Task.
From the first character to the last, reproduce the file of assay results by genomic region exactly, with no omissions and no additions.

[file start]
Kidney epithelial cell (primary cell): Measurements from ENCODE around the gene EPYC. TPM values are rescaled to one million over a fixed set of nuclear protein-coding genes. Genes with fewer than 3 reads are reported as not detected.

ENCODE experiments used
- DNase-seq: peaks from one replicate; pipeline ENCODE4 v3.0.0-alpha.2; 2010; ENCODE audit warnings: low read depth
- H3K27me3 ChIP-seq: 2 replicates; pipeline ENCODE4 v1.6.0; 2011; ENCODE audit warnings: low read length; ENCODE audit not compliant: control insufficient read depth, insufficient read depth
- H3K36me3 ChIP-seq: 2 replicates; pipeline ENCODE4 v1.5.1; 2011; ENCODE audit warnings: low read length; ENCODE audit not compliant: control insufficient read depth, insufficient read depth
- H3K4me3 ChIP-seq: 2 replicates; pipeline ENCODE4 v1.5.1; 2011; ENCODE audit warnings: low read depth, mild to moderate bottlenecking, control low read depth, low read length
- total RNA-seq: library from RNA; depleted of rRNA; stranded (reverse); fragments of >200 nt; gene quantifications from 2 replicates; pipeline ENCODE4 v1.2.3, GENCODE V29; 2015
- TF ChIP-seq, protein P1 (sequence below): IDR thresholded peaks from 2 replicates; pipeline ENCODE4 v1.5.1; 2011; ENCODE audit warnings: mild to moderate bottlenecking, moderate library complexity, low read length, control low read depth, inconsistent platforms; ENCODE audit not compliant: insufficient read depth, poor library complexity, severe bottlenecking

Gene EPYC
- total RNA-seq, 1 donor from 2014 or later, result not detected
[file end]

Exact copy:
Kidney epithelial cell (primary cell): Measurements from ENCODE around the gene EPYC. TPM values are rescaled to one million over a fixed set of nuclear protein-coding genes. Genes with fewer than 3 reads are reported as not detected.

ENCODE experiments used
- DNase-seq: peaks from one replicate; pipeline ENCODE4 v3.0.0-alpha.2; 2010; ENCODE audit warnings: low read depth
- H3K27me3 ChIP-seq: 2 replicates; pipeline ENCODE4 v1.6.0; 2011; ENCODE audit warnings: low read length; ENCODE audit not compliant: control insufficient read depth, insufficient read depth
- H3K36me3 ChIP-seq: 2 replicates; pipeline ENCODE4 v1.5.1; 2011; ENCODE audit warnings: low read length; ENCODE audit not compliant: control insufficient read depth, insufficient read depth
- H3K4me3 ChIP-seq: 2 replicates; pipeline ENCODE4 v1.5.1; 2011; ENCODE audit warnings: low read depth, mild to moderate bottlenecking, control low read depth, low read length
- total RNA-seq: library from RNA; depleted of rRNA; stranded (reverse); fragments of >200 nt; gene quantifications from 2 replicates; pipeline ENCODE4 v1.2.3, GENCODE V29; 2015
- TF ChIP-seq, protein P1 (sequence below): IDR thresholded peaks from 2 replicates; pipeline ENCODE4 v1.5.1; 2011; ENCODE audit warnings: mild to moderate bottlenecking, moderate library complexity, low read length, control low read depth, inconsistent platforms; ENCODE audit not compliant: insufficient read depth, poor library complexity, severe bottlenecking

Gene EPYC
- total RNA-seq, 1 donor from 2014 or later, result not detected